LEMEL WILLIAMS

Prioritizing Design Work

The number one, painted in red on a white wall.
Photo by Claudio Schwarz on Unsplash https://unsplash.com/@purzlbaum

One thing about interviewing is that you get into the routine of answering standard questions. This has both an upside and a downside  — it gets you to fully consider your philosophies on various topics, but you also run the risk of falling into over-rehearsed responses.

I was recently asked a pretty standard question: “In the face of multiple projects, how to you go about prioritizing your work?”

I like to talk about the tenants and rituals of iterative design development when addressing this question. In my experience, if I have the workflow aligned well, prioritization issues between projects tend to be an exception, which is exactly when I’d want to stop and pay attention to them.

But something about the flow of questioning and follow-up in this particular interview made me pause and rethink my answer. Maybe I wasn’t capturing everything that goes into addressing priority? Perhaps it wasn’t possible to do this with any brevity? Yet it’s still a question that deserves a solid answer.

It’s two questions.

There are really two questions here: 1) How do I manage and prioritize my daily tasks?, and 2) what is my philosophy when delivering to multiple clients?

For the first question, I can easily go into my preferred tactics of managing my day: keeping checklists, sequestering blocks of time for focused work, publishing my personal schedule and task timelines. But I’ve found that everyone has rather strong opinions around this. It is, after all, personal time management, which is always bespoke. The last thing you’d want to do in an interview is sing the praises of OneNote to someone who really doesn’t like it (I like it).

For me, when I’m interviewing a candidate, a personal task prioritization philosophy is one of those ‘box is checked’ things. I mainly want to see that they actually have one, and can talk about it, regardless of what it is. I like to hear about time management, flexibility, self-directed productivity, managing deadlines, that sort of thing.

But I believe that discussing a philosophy of prioritization among competing stakeholder projects deserves a bit more.

Know the mission & scope to the problem.

Prioritizing work is one of those things that is monumentally contextual, and something that every organization (that is being honest) struggles with. In a landscape of competing obligations, opportunities, and risks, how do you deploy resources? And how does that scope down to the individual contributor?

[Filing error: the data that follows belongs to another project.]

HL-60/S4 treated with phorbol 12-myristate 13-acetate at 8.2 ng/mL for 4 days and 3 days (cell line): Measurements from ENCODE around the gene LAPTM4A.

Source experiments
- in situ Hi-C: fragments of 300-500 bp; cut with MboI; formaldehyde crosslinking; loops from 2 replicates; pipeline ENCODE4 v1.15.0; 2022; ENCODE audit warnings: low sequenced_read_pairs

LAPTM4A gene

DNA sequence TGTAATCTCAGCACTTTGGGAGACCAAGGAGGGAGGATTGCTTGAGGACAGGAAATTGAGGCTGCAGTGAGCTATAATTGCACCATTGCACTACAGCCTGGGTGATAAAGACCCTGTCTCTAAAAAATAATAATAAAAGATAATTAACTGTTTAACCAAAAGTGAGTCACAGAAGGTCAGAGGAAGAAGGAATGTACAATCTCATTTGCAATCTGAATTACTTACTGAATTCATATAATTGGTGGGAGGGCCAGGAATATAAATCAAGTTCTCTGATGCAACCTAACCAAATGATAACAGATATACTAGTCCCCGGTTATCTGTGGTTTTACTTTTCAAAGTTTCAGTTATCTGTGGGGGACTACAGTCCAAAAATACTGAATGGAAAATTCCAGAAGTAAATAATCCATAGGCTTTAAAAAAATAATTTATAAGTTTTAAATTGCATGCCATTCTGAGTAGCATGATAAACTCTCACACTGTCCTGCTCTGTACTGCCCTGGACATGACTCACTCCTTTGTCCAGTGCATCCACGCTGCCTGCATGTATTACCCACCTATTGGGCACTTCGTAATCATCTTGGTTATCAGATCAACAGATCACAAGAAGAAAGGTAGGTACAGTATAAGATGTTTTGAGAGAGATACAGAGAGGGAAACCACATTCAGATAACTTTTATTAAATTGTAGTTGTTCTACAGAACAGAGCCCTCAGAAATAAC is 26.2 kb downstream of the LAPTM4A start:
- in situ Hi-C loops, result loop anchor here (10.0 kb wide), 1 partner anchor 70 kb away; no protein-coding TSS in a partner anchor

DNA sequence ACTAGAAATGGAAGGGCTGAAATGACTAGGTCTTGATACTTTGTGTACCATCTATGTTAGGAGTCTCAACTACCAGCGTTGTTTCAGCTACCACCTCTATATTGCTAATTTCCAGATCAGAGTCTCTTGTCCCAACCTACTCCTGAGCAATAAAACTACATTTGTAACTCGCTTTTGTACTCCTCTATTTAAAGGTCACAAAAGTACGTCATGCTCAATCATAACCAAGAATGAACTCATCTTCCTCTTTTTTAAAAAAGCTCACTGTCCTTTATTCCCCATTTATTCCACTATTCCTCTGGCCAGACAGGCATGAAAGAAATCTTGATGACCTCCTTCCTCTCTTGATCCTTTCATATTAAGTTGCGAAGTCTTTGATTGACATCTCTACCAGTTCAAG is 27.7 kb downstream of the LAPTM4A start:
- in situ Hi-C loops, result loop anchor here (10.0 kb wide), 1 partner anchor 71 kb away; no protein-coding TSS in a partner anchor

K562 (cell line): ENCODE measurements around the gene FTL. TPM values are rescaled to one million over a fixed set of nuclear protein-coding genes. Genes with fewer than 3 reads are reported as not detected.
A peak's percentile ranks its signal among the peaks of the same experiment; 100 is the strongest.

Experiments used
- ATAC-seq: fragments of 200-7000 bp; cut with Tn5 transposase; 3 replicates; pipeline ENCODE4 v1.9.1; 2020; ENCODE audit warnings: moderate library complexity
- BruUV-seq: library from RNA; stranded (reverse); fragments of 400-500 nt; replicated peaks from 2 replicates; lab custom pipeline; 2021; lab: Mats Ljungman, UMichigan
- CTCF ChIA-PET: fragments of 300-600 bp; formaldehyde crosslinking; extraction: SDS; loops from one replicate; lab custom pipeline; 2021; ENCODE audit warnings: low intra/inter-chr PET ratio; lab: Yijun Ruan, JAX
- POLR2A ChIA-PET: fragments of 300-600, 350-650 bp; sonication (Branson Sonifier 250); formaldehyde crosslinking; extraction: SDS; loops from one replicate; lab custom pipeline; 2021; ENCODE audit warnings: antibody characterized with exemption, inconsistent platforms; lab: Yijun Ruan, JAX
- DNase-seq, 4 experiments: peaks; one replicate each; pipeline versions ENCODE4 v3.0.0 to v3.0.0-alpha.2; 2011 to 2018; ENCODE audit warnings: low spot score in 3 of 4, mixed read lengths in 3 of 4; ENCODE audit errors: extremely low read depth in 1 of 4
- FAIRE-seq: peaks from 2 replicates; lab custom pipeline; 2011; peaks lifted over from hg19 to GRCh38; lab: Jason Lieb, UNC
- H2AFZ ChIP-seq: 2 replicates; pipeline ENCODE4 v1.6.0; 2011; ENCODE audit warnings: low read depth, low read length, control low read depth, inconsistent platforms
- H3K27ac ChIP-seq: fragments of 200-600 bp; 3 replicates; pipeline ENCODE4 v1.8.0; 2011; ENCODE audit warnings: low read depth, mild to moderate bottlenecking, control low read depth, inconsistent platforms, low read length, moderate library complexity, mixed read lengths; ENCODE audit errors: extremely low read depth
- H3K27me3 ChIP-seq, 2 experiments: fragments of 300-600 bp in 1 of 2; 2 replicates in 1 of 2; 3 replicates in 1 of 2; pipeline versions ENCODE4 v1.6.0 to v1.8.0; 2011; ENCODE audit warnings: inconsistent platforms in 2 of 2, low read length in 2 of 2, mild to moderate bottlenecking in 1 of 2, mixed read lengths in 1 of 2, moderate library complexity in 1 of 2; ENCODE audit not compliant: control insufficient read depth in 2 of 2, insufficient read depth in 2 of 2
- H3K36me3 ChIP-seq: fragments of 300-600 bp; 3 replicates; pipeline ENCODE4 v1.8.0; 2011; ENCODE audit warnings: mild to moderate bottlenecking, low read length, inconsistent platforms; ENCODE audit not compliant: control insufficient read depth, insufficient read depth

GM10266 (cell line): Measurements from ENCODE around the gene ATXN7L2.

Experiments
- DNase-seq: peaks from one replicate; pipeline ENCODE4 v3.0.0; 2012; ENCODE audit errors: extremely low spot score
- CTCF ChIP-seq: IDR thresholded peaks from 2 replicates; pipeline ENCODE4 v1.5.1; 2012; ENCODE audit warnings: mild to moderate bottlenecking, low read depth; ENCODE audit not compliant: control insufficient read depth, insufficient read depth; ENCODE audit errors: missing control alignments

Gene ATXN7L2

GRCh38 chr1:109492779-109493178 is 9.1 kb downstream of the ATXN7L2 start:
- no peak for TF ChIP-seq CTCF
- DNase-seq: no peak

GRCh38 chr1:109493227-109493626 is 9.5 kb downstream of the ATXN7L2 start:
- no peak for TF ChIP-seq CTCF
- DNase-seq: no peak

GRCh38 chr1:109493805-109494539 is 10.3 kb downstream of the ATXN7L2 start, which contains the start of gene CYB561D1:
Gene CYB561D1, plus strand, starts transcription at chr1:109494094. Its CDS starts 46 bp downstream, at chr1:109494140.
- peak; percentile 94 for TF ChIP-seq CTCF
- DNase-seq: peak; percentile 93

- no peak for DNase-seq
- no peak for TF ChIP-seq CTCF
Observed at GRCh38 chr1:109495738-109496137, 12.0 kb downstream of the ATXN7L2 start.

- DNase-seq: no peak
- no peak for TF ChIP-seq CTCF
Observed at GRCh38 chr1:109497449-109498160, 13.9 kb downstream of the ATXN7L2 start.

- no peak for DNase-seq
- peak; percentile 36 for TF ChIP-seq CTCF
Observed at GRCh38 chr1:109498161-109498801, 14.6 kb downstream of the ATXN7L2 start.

For individual contributors, I believe prioritization is necessarily a top-down affair:

Know the mission.

In many ways, the declaration of priorities has already been made: understand and know the current goals of the organization as a whole. Mission statements and org goals can sometimes feel like aspirational sloganeering, but in a good organization, real data has gone into those statements.

Also, know the goals of your group within the organization’s mission. Keep these in mind and refer to them specifically in any prioritization discussions. These have usually been developed through a deliberative process, and colleagues generally will agree that negotiating them can be counter-productive. For this reason, triaging priority clashes against the overall mission is a good place to start.

Understand how you personally advance your group’s mission. Every team ought to have a clear understanding of what they are delivering and how it can be measured against the progress of the organization as a whole. Without this, it is far too easy to work on the wrong things (or right things at the wrong time).

Stay problem-focused, and consistently scope work to the problem being solved.

To me, this is the big one.

Maintaining focus on the problem that is being solved allows teams to use one of the more powerful prioritization tools available: delivering solutions in iterative phases. Priority clashes are usually a question of who will get their request filled first. The ability to deliver value sooner is often a matter of breaking a large task into concrete deliverable phases. Where there are competing priorities, this can often allow you to deliver some progress on multiple fronts, rather than pausing one initiative entirely to advance another.*

In order to phase a task, a well-framed problem statement is imperative. With this, you can more easily identify when work should move up or down a priority stack. Plus, in this process, it’s possible to discover that a task can’t be segmented, and has to be delivered all at once to derive any value at all. All of this helps along the decision process.

It also requires more active management of stakeholders’ expectations. When successful, it strengthens working relationships. Few things build trust faster than reliable phased delivery of large tasks. Progress down a roadmap is satisfying for everyone, and meaningful progress on multiple fronts can be a good sign that you’ve gotten priority right.


* I realize I’m touching on agile principles here, but thinking about delivering value iteratively can be powerful all on its own.